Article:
This two prong approach has enabled U.S. car manufacturers to maintain a certain amount of exclusivity on some brands, while simultaneously achieving the cost efficiencies of scale with another. More importantly, the dual branding strategy protects another expectation of premium brands – cost.

The Cost Correlation

Time to Cost Correlation

When there’s a limited supply of anything, most of the time, the cost of that product naturally increases, delivering a price point that inherently leads to more margin. Premium brands use this natural correlation of exclusivity and cost to perpetuate their brands further, promoting an emotional response that evokes admiration and envy. The combination of these two emotions is what brand experts like to refer to as aspirational, and Ferrari is a perfect example of an aspirational brand.

Do you know why I don’t drive a Ferrari? I can’t afford one, and for the people that can, that is part of the allure of owning one. For everyone with the same budgetary constraints as myself, the astronomical price tag associated with a Ferrari isn’t off-putting, it provides an immediate understanding that a person driving one must be doing pretty well for themselves and makes us wonder how we can achieve the same thing.

Tesla’s vehicles used to inspire the same type of awe as a Ferrari when they pulled into a parking lot, but the release of a reasonably priced version calls everything we know about the brand into question. A Tesla never had the practicality of a Nissan Leaf or the design of a Toyota Prius, and surely didn’t carry a similar price tag. A Tesla was always expensive, exclusive, and impractical, just like an aspirational car brand should be. All of that went out of the window with the Model 3.

Before the Model 3, when people asked me about owning a Tesla, my answer was the same as it is concerning a Ferrari, “I can’t afford one.” Since the release of the Model 3, it’s different, when people ask me why I don’t drive a Tesla, I have to consider if I really want one. Being able to afford one has forced me to consider the features of a Tesla, like reliability, charging time, and driving distance. I had to ask myself, is this the best car for me at 35K? For a lot of consumers, the answer to that question is no, which proposes some harsh realities for Tesla, and the future of electric cars.

Tesla’s Red Pill

Red Pill and Blue Pill

The reason the Model 3 ruined everything about Tesla is that it snapped everyone back to reality, not just consumers, but Tesla was well. Besides exposing previously oblivious consumers to serious considerations about owning an electric vehicle, it also presented questions about Tesla as a car company. The effort to reach critical mass has surfaced several issues about various aspects of Tesla, making everyone consider if they have the production capacity, infrastructure, and sales tools of a high volume brand.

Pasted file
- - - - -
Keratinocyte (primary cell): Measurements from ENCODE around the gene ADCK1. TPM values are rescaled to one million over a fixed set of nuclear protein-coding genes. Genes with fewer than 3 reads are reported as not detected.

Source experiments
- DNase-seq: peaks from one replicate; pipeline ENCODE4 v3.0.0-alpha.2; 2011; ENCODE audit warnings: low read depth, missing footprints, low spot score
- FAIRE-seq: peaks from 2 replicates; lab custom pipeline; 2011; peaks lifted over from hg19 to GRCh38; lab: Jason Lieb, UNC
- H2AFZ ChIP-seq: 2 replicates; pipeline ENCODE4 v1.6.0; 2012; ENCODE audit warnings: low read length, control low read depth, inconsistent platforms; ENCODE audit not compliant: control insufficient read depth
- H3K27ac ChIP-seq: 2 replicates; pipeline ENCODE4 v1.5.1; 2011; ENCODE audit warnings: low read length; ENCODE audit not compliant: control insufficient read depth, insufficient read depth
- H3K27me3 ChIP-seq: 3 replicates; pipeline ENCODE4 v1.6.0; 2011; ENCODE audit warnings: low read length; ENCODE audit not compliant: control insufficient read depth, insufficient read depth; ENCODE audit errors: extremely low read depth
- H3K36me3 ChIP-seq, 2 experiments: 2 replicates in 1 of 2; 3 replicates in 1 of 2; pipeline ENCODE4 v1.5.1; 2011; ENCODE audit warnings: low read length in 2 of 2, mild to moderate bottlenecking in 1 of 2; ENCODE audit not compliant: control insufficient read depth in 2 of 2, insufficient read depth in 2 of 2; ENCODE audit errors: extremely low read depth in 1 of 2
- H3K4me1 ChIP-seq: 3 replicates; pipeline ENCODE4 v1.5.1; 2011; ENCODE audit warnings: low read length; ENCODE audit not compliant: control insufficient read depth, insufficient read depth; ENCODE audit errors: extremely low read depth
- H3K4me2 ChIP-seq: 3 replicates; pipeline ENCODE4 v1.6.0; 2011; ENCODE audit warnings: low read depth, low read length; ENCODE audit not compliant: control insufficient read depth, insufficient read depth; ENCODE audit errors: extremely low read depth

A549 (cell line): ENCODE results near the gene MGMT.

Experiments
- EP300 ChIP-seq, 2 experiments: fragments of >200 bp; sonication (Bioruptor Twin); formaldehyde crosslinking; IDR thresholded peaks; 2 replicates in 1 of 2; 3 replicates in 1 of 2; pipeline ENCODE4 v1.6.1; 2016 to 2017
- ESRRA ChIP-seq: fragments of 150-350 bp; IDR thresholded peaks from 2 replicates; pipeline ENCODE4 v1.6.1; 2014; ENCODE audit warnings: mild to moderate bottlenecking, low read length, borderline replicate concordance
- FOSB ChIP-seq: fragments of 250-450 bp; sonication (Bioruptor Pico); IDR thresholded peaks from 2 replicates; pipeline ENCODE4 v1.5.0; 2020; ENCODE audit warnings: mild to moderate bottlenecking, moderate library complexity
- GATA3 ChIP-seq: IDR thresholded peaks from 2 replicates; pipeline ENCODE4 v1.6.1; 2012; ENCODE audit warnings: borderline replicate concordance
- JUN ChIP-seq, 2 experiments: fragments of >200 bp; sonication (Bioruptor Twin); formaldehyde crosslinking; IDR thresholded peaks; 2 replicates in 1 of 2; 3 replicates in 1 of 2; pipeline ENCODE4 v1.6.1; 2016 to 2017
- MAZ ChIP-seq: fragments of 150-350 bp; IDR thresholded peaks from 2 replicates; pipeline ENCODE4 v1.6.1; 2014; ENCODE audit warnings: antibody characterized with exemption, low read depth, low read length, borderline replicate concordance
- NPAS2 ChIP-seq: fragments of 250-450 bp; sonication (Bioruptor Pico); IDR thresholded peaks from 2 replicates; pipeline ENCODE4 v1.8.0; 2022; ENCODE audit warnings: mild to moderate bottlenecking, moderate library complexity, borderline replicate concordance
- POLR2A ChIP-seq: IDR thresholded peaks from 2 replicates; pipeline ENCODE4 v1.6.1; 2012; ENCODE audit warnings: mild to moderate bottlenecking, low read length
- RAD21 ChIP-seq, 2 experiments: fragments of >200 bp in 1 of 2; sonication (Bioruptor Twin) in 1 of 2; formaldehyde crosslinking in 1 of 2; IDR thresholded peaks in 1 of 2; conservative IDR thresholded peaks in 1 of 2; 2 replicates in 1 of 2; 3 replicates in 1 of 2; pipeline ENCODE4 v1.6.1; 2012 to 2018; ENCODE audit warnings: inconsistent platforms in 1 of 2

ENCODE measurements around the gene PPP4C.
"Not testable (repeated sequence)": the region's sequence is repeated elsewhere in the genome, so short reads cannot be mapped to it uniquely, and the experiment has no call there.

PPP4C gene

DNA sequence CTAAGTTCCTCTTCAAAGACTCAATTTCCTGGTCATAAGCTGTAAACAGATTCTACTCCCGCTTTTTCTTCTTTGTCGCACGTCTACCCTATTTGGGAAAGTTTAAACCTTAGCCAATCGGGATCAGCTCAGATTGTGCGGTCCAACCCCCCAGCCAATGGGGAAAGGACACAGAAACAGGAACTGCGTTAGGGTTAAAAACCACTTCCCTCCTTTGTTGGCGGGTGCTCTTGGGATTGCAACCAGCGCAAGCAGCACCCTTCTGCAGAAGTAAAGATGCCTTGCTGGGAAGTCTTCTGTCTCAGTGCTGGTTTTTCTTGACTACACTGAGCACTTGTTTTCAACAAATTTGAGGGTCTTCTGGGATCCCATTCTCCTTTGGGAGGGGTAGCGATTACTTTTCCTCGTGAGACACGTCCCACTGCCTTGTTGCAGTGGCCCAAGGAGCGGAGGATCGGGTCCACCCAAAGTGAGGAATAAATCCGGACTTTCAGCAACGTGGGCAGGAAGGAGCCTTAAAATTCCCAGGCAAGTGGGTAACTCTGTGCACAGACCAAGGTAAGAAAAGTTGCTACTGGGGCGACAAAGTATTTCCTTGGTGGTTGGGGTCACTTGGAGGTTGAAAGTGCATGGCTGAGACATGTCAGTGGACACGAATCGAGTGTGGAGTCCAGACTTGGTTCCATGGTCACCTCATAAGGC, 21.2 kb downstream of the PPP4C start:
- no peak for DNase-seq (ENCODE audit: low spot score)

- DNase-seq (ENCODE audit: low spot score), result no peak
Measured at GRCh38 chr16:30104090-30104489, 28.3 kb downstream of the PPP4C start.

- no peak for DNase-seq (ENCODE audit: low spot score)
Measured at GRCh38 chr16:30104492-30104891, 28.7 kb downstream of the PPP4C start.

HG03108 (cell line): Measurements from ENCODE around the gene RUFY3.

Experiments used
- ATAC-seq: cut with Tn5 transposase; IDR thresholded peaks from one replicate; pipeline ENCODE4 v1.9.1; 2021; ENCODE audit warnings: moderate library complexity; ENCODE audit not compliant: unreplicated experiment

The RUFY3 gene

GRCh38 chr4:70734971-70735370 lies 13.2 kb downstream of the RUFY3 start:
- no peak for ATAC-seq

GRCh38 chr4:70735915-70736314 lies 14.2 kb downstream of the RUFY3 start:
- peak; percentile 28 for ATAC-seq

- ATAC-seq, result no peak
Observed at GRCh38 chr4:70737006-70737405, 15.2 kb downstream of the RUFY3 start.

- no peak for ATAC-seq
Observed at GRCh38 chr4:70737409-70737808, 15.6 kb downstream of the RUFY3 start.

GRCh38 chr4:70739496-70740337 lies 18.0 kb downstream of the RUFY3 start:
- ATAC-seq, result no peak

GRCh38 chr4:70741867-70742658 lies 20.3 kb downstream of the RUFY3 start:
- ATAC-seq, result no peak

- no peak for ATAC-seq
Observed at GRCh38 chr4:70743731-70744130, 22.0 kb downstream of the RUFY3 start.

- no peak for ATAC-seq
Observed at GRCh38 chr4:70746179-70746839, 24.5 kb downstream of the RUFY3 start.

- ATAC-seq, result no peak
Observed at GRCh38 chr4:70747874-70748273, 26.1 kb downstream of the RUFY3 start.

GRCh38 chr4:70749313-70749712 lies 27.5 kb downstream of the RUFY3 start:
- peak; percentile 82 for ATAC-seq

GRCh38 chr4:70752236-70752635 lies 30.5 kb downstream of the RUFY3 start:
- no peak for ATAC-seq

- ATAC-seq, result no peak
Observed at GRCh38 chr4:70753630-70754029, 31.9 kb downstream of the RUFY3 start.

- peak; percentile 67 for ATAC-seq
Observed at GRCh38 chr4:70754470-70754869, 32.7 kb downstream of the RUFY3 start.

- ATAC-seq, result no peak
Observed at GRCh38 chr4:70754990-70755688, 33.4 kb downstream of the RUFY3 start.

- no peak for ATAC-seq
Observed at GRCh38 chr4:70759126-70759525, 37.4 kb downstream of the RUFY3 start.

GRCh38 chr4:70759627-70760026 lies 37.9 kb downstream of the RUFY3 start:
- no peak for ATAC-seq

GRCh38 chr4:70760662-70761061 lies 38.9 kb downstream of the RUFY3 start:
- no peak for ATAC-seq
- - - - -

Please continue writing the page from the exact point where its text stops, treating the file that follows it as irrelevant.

In the end, the production Model 3 broke the rules of a premium brand and made us all lose faith in the dream that made Tesla great. All we’re left with is the harsh reality of having taken the red pill rather than the blue one. I should have heeded the advice of Cypher in the Matrix and realized “ignorance is bliss.”

Feel free to leave comments, questions, or concerns about this article below.

The Ugly Truth About Self-Driving Cars

Driving

Great Expectations

Recently, I’ve been reading a lot of articles that are trying to temper the expectations related to autonomous vehicles, and with great satisfaction, I would like to say…it’s about time. If you bothered to read my article about VR being overhyped and underdelivered, you probably noticed I mentioned some other technologies that fall into that same category, and autonomous vehicles are one of them. It’s not that I’m skeptical about the benefits of the technology, I just understand that achieving those benefits are significantly further down the road than anyone wants to admit. If you don’t believe me, keep reading…

According to IHS Automotive, a leader in automobile industry statistics, at the beginning of 2016, “the average age of all light vehicles on the road in the U.S. had climbed slightly to 11.5 years.” Even if fully autonomous cars were available today, America wouldn’t see any significant market penetration for at least a decade, and most of it would be limited to higher socioeconomic areas. To everyone who thought self-driving cars were going to be bobbing and weaving down the streets of their local cities by 2020, you should probably prepare to be disappointed.